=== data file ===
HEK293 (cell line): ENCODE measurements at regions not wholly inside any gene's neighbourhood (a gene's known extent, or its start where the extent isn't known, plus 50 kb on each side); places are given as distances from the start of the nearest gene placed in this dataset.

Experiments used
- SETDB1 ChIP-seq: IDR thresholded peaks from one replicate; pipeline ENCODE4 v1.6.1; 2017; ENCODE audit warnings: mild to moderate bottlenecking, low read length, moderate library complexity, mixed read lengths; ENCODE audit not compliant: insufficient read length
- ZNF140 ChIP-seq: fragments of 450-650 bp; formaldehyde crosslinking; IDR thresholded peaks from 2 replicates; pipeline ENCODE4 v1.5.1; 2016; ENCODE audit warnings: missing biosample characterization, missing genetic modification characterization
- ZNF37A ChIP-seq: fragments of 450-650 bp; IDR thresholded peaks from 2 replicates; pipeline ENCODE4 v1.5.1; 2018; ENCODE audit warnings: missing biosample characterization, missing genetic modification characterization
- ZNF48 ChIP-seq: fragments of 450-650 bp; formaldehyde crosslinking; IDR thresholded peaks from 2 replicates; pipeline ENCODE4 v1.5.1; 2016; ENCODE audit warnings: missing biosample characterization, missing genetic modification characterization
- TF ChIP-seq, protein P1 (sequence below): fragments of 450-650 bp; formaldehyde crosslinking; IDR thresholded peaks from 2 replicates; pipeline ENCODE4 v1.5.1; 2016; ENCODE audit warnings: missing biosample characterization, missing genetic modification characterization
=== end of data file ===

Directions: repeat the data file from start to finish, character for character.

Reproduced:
HEK293 (cell line): ENCODE measurements at regions not wholly inside any gene's neighbourhood (a gene's known extent, or its start where the extent isn't known, plus 50 kb on each side); places are given as distances from the start of the nearest gene placed in this dataset.

Experiments used
- SETDB1 ChIP-seq: IDR thresholded peaks from one replicate; pipeline ENCODE4 v1.6.1; 2017; ENCODE audit warnings: mild to moderate bottlenecking, low read length, moderate library complexity, mixed read lengths; ENCODE audit not compliant: insufficient read length
- ZNF140 ChIP-seq: fragments of 450-650 bp; formaldehyde crosslinking; IDR thresholded peaks from 2 replicates; pipeline ENCODE4 v1.5.1; 2016; ENCODE audit warnings: missing biosample characterization, missing genetic modification characterization
- ZNF37A ChIP-seq: fragments of 450-650 bp; IDR thresholded peaks from 2 replicates; pipeline ENCODE4 v1.5.1; 2018; ENCODE audit warnings: missing biosample characterization, missing genetic modification characterization
- ZNF48 ChIP-seq: fragments of 450-650 bp; formaldehyde crosslinking; IDR thresholded peaks from 2 replicates; pipeline ENCODE4 v1.5.1; 2016; ENCODE audit warnings: missing biosample characterization, missing genetic modification characterization
- TF ChIP-seq, protein P1 (sequence below): fragments of 450-650 bp; formaldehyde crosslinking; IDR thresholded peaks from 2 replicates; pipeline ENCODE4 v1.5.1; 2016; ENCODE audit warnings: missing biosample characterization, missing genetic modification characterization